I DON’T think there is any denying that the last 18 months since the world fell under siege to Coronavirus has been tough on absolutely everyone.
For those who lost family members and jobs, those who haven’t seen family members who live abroad, those home-schooling, and the intensity of it all, the ups and downs, the lack of social interaction, I don’t need to keep going... suffice to say it has been hard on almost everyone. I go through phases of being fine about it all, hidden away in my own little bubble, but undoubtedly there are days where I am exhausted from the feeling of it never ending.
Don’t worry, this article isn’t going to continue along that spiralling theme of despair, what I want to touch on is in fact how we can put into practise better habits in our days to ensure that, despite all that is going on, we try and keep our mental headspace in as good a place as it can be.
The Echo Women’s Mini Marathon is on September 19 and I absolutely loved taking part in it (and being the ambassador for it!!) last year, it gave me a focal point during the summer to remind myself to take some time out for me in the evenings. This year is the 40th year of the Mini Marathon so an even better excuse to get involved.
I am fairly confident we are all aware of the importance of exercise, how it is good for us physically in terms of keeping our bodies healthy, but what I want to focus on is the positive impact of sport on our mental wellbeing.
Many of us have started into the summer, home with children or juggling childcare and work again. Routines have changed again for many of us but I always take that as a great opportunity to reset and to put in place some of my better habits that tend to slip from time to time. Like taking time out to get some exercise for myself, be it walking or running.
My girls went back to school in March and back to after-school activities not long after that, so for me it went from having every evening free to go for a walk or a run for myself to suddenly never having the time to sit still. I help out with their activities so it feels like I have been running and racing, but I haven’t taken any time out for myself lately and it has without doubt left me mentally drained.
There are hundreds of scientific studies that show the indisputable link between exercise and mental health wellbeing. Exercise releases endorphins, those wonderful positive chemicals we can create quite easily ourselves by getting out and getting active. Those chemicals energize your mind and spirit, they make you feel good and can help ease feeling of anxiety and stress.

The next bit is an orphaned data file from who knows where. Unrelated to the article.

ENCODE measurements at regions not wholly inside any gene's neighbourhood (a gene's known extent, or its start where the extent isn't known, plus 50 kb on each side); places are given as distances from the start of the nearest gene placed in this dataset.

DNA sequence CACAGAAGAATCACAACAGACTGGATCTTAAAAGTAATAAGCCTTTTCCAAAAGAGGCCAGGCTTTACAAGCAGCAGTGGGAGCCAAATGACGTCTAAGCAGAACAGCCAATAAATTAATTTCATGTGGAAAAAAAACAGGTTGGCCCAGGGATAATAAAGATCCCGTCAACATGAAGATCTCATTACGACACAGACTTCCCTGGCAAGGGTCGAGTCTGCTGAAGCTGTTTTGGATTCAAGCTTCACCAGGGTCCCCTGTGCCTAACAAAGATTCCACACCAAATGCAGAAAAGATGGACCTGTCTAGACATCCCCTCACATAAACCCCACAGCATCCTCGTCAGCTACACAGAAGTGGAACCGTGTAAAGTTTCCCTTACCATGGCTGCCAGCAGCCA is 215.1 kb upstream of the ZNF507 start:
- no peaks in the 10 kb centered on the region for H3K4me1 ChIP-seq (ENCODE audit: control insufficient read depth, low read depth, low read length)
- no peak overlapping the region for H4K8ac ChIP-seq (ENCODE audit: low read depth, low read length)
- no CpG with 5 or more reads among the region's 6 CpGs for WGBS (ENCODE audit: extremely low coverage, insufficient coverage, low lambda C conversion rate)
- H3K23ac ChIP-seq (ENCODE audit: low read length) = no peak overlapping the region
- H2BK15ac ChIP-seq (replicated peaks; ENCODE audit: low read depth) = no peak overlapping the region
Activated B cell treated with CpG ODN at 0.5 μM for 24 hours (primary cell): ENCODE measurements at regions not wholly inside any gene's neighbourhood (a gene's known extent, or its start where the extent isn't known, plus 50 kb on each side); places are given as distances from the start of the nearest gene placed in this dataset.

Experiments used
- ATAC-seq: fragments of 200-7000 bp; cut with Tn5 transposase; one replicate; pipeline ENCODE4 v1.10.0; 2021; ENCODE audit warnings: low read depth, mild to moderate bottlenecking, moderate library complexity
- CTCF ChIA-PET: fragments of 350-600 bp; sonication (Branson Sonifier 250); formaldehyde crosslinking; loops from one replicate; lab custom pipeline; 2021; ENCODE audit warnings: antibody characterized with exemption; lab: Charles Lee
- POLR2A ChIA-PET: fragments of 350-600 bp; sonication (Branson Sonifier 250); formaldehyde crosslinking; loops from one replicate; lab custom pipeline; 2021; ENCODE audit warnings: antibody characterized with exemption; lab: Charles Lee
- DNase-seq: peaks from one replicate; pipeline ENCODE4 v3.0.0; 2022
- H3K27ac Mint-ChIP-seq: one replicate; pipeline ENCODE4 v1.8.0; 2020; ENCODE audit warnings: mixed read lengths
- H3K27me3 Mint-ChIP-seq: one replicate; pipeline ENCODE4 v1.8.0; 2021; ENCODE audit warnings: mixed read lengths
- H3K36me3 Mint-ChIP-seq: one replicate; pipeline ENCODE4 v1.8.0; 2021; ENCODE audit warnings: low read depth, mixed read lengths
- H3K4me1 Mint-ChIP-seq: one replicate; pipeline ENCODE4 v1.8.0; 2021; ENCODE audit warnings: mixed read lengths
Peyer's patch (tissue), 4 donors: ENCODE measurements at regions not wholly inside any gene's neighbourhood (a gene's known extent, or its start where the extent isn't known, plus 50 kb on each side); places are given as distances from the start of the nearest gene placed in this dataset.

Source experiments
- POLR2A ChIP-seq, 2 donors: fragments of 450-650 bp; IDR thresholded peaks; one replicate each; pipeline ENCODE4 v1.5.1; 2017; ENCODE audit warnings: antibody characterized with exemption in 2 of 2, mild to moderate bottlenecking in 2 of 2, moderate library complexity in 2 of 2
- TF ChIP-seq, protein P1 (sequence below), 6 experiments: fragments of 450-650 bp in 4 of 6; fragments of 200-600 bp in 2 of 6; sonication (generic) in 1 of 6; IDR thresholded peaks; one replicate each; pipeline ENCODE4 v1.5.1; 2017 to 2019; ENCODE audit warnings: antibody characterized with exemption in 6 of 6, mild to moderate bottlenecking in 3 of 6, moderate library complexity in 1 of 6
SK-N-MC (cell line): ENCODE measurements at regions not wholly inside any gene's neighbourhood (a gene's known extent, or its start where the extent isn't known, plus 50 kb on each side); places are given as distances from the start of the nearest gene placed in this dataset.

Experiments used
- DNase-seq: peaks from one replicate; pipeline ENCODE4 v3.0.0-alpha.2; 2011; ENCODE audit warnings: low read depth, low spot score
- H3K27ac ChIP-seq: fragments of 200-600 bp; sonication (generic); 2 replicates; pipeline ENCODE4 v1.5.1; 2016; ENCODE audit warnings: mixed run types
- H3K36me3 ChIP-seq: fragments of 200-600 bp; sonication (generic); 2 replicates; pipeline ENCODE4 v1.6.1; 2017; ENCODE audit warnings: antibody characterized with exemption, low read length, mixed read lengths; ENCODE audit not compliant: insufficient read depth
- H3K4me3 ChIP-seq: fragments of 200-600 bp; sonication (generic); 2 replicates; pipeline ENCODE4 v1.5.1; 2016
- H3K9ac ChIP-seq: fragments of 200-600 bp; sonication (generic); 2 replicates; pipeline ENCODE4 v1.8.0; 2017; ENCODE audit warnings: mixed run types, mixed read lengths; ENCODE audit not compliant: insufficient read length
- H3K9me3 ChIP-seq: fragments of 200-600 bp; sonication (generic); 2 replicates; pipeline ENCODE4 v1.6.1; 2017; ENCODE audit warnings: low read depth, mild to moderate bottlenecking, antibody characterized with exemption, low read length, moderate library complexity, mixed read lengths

Exercise can you give you the time and space to be mindful, which is a brilliant way of breaking a cycle of negative thoughts you may have during the day. If you go for a walk or a run, for example, try and focus on the moment, listen to your footsteps on the road, listen for birdsong in the countryside, focus on your breathing and pay attention to your body. This practice, along with the release of endorphins, should give you a window of time in the day where you get a break from worries that you may have.
I personally find that a walk gives me the headspace to be mindful but also the time to process thoughts that build up during the day, I can work through them much more positively on a walk or a run, especially as my brain is producing endorphins which keeps me in a positive frame of mind.
Physically, exercise can help with stress in that it can relieve the body of any tension that is building up throughout the day. Start whatever exercise you are doing with some light stretching especially the shoulders, the neck and upper back as those are areas where stress can build up especially if you are sitting at a desk all day. Gentle exercise can help relax and loosen out your muscles relieving some of the effects that stress can put on your body.
Stress is something we probably all experience and often we may not even realise that we are stressed until it starts to manifest itself in a physical way in our bodies.
To get benefit mentally and physically from exercise, you don’t need to portion away hours in the day and push yourself to the limit, even a brisk 15 minute walk will do, or if you don’t have time during the weekdays. get out at the weekend for a longer session.
Aim to get yourself to a point where your breathing is a little heavier than normal and your body is warm but not overheated, and that is a good guide as to the level of exercise that will really benefit you. And enjoy it!
Summer is a great time to reset and put into practice some good habits — like going for a walk or jog... and signing up to The Echo Women’s Mini Marathon says EIMEAR HUTCHINSON
I have been running and racing but I haven’t taken any time out for myself lately, and it has without doubt left me mentally drained.